A viewpoint from a digital native – the Digital Single Market
My first weeks as an intern in the technology team at FleishmanHillard have been a whirlwind, to say the least. As a Politics and Law student, I am very passionate about the work that me and my team do, and this has been the best educational experience for me so far.
For instance, I have become very interested in the Digital Single Market (DSM) and in issues such as data protection. The hot topic on data protection in Brussels over the past weeks has been the European Court of Justice’s decision regarding the Safe Harbour data transfer agreement between the EU and the US. Now, that might not mean a lot to people outside the Brussels bubble – but it should. The news strongly impacts both businesses and regular people, as it will, for instance, have an impact on e-commerce and online purchase. This has made me realise that perhaps not many people know very much about the Digital Single Market (DSM) either, and about the Commission’s work and how it impacts our everyday lives. So – here’s your crash course on the Commission and its DSM strategy!
What’s all this – digital single market?
Our world is changing as a consequence of technology, but online barriers mean we are not quite embracing the change yet. The European Commission is trying to break down online barriers and make the online and digital world more accessible through the Digital Single Market. Perhaps what interests young people the most is the availability of online goods and services – who doesn’t enjoy a little bit of online shopping?!? However, we still live at the border between the two worlds, the online and offline world, still with one foot in the other, not fully immersed in the wonders that the online world can offer us. We are the generation that is breaking down the barriers keeping us from enjoying the real digital experience, and the DSM is the regulatory tool that aims to help us by making the digital, online environment more accessible.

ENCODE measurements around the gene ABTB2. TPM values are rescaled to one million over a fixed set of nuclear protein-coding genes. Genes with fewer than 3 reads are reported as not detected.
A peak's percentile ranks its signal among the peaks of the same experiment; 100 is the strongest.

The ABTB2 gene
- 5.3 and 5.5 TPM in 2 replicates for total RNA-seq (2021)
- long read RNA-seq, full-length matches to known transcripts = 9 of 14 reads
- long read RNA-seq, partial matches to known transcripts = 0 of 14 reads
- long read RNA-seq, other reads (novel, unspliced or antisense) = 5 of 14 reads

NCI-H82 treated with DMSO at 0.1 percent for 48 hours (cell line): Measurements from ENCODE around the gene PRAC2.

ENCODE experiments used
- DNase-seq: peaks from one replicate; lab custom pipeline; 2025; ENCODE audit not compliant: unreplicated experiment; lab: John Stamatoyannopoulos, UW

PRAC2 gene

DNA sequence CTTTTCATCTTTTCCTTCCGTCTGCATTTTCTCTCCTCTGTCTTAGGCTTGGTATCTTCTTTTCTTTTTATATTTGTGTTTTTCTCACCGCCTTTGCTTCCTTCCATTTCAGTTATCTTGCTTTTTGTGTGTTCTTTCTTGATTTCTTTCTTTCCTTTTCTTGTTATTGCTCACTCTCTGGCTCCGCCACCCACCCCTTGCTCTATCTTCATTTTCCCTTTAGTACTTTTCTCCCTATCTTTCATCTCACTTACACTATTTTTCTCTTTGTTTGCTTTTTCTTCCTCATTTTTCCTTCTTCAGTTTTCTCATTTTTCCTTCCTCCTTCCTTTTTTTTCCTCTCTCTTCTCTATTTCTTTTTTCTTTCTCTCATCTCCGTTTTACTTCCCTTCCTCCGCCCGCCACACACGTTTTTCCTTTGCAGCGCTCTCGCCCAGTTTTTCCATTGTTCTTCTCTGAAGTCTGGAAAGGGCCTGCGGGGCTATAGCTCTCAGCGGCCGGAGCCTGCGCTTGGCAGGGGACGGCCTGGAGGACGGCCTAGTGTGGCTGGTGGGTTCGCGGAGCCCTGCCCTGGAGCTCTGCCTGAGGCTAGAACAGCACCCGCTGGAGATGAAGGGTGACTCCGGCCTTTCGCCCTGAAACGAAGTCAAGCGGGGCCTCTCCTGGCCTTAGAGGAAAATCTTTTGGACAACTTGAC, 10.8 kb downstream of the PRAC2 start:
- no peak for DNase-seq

It can help you!
If you need convincing, let’s take an example! I was born in Romania, but I’m studying in the UK, and now working in Brussels – roaming charges are a pain! I constantly have around 4 SIM cards with me, because it is much cheaper to constantly change your phone number and use a local provider than keeping one number, and using roaming. The Commission, through the DSM, will end all roaming charges as of 15 June 2017. It might seem like a trivial thing to get excited about, but for people who travel a lot, this is really exciting news!
Something else that the DSM is aiming to achieve is to make e-commerce easier (hurray!) and tackle geo-blocking. Geo-blocking is a particularly annoying part of the online world – it means that, depending on which part of the world you are in, you might not have access to every online service available to other countries. For example, for many young people, including myself, online music and films play a big part in our daily lives. However, in Romania it is often the case that when trying to access this type of content I would get a message that it is not available in my country. Seems a bit annoying, doesn’t it?
Digital skills – need to adapt or run away?
Another, very important, aim of the DSM is to advance digital skills, making it easier to live in such a digitalised world. Take teachers for instance. Most of them do not belong to the digital generation, but they have to teach children who were born in it and who are sometimes more savvy than they are. Digital skills have also become a huge part of the job market – in a job market that increasingly puts an emphasis on an applicant’s digital skills, it’s almost impossible to find a job if you’re not tech savvy.
“Back to the future”
Now- a little bit of geek time! October 21st was “Back to the future” Day! For all fans of the 1985 and 1989 movies, this was the day when the truth came out: is 2015 as the movie makers imagined it 30 years ago? Hover-boards are still not a real thing, although technology has matched the writers’ imagination with gadgets such as video glasses, the existence of video calls, or big screen TVs. I believe this is our “back to the future” moment and we have the opportunity to change the world as we know it– 5 years from now, will we live in the Digital Single Market world? I hope so.
Find Out More
The challenges for the EU’s Green Industrial Policy
May 10, 2023